Between The World And Me

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Between the World and Me

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90 reviews for Between The World And Me

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  1. F. L. Massiah

    Excellent read. Shows how it is growing up black in America. Completely different experience to mainstream populace. Sadly after the small gains made in the 60’s seem to have been completely eroded in recent years. Institutionalized racism is very much present and stifles the aspirations of young black men in modern day America…..

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  2. Kindle Customer

    I belong to a church group which is learning about the Black experience through reading books such as this.

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  3. Jennifer Martinelli

    Excellent book. Literally everyone should read this. Also, it arrived in perfect condition from the seller.

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  4. Amazon Customer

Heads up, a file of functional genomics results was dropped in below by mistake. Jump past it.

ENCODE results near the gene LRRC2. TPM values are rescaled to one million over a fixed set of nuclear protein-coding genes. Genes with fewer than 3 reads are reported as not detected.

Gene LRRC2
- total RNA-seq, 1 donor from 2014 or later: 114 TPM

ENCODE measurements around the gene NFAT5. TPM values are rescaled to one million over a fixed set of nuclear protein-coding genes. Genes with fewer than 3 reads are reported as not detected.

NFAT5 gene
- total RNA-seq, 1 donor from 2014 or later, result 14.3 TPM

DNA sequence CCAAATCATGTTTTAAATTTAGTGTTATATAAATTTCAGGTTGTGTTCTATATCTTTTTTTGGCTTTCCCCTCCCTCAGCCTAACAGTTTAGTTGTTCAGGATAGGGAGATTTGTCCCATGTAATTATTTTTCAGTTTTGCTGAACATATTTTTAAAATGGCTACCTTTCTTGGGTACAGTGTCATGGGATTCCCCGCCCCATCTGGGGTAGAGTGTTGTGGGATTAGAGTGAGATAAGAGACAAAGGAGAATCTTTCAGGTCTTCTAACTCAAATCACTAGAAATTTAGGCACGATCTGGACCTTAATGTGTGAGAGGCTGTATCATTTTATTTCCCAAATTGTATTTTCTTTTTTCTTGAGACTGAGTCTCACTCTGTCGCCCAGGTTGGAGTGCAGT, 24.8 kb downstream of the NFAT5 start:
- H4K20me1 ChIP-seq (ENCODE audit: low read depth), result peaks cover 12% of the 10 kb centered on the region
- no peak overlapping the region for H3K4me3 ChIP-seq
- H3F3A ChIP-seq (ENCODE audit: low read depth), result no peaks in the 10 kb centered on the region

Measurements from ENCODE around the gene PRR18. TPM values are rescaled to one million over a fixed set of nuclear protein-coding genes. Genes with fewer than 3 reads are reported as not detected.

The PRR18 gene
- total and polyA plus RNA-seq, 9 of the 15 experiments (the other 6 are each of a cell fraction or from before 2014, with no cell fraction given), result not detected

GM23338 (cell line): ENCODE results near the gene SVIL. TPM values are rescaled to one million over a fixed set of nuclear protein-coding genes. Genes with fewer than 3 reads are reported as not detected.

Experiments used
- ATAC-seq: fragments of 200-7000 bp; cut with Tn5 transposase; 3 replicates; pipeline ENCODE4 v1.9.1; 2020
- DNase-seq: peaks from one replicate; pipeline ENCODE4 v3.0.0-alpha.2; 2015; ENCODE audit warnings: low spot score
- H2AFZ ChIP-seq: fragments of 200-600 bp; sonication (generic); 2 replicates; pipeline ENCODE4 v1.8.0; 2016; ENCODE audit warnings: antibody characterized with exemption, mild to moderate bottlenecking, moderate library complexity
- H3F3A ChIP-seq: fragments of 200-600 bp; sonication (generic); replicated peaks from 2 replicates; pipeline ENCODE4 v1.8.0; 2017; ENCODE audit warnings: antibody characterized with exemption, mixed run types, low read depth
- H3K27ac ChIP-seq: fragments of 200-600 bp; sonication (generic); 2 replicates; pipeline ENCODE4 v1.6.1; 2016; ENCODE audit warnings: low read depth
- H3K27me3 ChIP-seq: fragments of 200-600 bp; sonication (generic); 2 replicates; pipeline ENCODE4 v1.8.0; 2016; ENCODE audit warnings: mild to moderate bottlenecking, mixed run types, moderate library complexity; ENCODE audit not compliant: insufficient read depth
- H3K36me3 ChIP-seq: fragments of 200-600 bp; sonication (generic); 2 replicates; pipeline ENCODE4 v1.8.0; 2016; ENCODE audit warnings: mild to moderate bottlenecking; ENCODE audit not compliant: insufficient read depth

This wasn’t an easy read. I could feel myself try to reject what was uncomfortable or confronting. But I reminded myself to stay open and feel his experiences from his point of view. And I was rewarded. I have lots of questions, and lots of feelings. But I’m grateful for this book.

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  5. jroyal

    Love his writing style! A heavy topic with a seed of hope.

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  6. Lori Laliberte

    With poetry and power, this book changed my view of American life. I can’t recommend it enough.

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  7. Amazon Customer

    Even though it took some time to get here, it was worth it. It even brought a bookmark, nice.

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  8. tamika

    Great book!

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  9. LabMAK

    I read this book with a group and it is very moving. As a person who is steeped in white privilege and is just beginning to understand what that means, this book is very helpful. I have no way of knowing what it’s like to be a black man – all the fear it brings each day – unless I educate myself and this book really opened my eyes. I am grateful for the author’s honestly and outstanding writing skills. I highly recommend this to anyone who wants to know more about institutional racism.

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  10. moe